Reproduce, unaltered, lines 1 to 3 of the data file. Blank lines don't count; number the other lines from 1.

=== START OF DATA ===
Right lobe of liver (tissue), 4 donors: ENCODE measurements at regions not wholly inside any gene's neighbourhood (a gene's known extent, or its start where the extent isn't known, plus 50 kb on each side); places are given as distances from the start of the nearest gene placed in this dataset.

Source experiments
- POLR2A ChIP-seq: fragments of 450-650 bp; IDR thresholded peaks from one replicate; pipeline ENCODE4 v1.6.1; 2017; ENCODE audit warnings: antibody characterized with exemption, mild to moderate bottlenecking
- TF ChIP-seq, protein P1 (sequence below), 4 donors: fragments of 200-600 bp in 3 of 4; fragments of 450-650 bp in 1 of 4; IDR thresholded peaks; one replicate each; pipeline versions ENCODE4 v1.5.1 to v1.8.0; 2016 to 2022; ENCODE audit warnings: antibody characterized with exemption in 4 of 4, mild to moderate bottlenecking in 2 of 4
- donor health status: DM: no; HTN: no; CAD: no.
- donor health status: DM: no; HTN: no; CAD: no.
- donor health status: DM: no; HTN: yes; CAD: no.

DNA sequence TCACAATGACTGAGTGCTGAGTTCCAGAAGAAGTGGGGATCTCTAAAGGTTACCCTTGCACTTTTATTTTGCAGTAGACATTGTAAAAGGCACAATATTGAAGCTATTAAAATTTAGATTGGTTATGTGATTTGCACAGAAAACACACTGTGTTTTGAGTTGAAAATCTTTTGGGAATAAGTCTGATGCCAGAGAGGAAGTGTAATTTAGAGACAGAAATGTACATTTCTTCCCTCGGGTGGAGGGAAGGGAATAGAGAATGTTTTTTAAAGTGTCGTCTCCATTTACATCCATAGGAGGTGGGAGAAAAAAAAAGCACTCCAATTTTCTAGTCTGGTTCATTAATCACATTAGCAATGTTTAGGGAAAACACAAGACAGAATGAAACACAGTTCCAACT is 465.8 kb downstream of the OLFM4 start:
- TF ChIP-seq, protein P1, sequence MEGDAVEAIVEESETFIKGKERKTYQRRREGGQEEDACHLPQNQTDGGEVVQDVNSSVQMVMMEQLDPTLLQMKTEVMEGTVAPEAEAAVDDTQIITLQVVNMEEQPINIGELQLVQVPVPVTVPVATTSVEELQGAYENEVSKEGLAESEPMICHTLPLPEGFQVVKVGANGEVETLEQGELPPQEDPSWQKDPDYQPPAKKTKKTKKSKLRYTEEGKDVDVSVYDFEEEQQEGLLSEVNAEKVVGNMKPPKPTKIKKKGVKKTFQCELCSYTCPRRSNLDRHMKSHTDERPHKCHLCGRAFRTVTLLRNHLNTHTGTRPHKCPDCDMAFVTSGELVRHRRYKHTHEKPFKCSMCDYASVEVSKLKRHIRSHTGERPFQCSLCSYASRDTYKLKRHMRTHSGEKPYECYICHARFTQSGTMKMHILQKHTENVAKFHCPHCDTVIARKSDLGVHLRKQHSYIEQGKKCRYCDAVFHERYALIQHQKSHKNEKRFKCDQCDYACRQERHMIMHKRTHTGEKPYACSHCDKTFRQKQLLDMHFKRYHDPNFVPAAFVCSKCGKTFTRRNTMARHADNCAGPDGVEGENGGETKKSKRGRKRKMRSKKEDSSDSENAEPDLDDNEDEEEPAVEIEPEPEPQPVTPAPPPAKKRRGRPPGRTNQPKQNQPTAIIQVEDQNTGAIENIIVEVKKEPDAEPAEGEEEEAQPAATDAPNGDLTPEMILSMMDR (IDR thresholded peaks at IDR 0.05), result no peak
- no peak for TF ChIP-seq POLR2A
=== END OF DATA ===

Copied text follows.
Right lobe of liver (tissue), 4 donors: ENCODE measurements at regions not wholly inside any gene's neighbourhood (a gene's known extent, or its start where the extent isn't known, plus 50 kb on each side); places are given as distances from the start of the nearest gene placed in this dataset.

Source experiments
- POLR2A ChIP-seq: fragments of 450-650 bp; IDR thresholded peaks from one replicate; pipeline ENCODE4 v1.6.1; 2017; ENCODE audit warnings: antibody characterized with exemption, mild to moderate bottlenecking